This week the topic was titled Latinas and Grassroots Organizing in Central Minnesota and the three panelists were Sara Salas Ramirez, an SCSU undergraduate in criminal justice, earning her graduate degree, Monica M. Segura-Schwartz, SCSU graduate with a Master’s in social responsibility, and Ana Maria Studer, with Anna Marie’s Alliance, spoke to students and faculty in attendance about their work within their respective communities.
The theme of Women on Wednesday this spring is “The Future of Gender Justice: Be the difference” covering issues many members of the student body face. The sessions vary from Q and A sessions, plays, short films, and informative talks, from noon to 1 p.m. on Wednesdays in the Atwood Theatre.
The first topic of conversation was a brief summary of U.S. immigration, or “immigration 101” as Suder said jokingly.
Segura-Schwartz summarized it in three points.
“U.S. immigration is very complex, very confusing and very primitive,” and that it is in fact, very hard to get to the U.S. as an immigrant, she said.
Many immigrants looking to come to the U.S. face violence in their countries, trying to escape the militant violence and that “most illegals aren’t going to wait two years for a VISA, if they can they will get out now.”
Segura-Schwartz also discussed the differences between a VISA, employment based on immigration, and permanent residency.
There are very difficult policies that applicants must follow, citing that due to certain countries having treaties with the U.S. the policies are more difficult to follow. For example, applicants must have “proof of good moral character” absolutely no criminal record, and applicants must prove their purpose for entering the country.
The panelists discussed current legislation associated with immigration reform, focusing heavily on the Development, Relief and Education for Alien Minors Act (DREAM), and that many immigrants applying to come the U.S. are “guilty until they are proven innocent.”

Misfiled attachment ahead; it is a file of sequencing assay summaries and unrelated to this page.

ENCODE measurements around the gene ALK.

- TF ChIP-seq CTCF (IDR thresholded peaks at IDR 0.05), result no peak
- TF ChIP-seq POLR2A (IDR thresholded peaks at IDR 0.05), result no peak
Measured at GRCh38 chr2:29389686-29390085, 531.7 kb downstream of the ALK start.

They are assumed to be problems until the applicants can prove otherwise. The panel discussed higher education and what an education means to immigrants, the power of social media in political causes, where immigrants within the Latina/Latino community in Minnesota are more prominent, and finally what was next for the cause.
All three encouraged the audience to make their own opinions, not listen to just one.
“Live together,” Studer said. “Let’s see how we can make this better.”
In the audience Q and A session, Brandon L. Johnson, director of the LGBT Resource center on campus, asked Studer for her advice on catering to the Latina/Latino community.
Suder addressed the audience earlier that her biggest struggle is working with people who do not provide material in Spanish. An example she used was that women learning to get their driver’s license have study aides in Spanish, but the test computers are in English.
Studer’s answer was that the best way to help is to have Spanish materials, start to understand the culture, and don’t think about just the language barrier, there’s a cultural barrier that needs to be understood as well.
Wrapping up the session, the panelists encouraged students to get involved by volunteering.
“Be more aware of each other,” Segura-Schwartz said.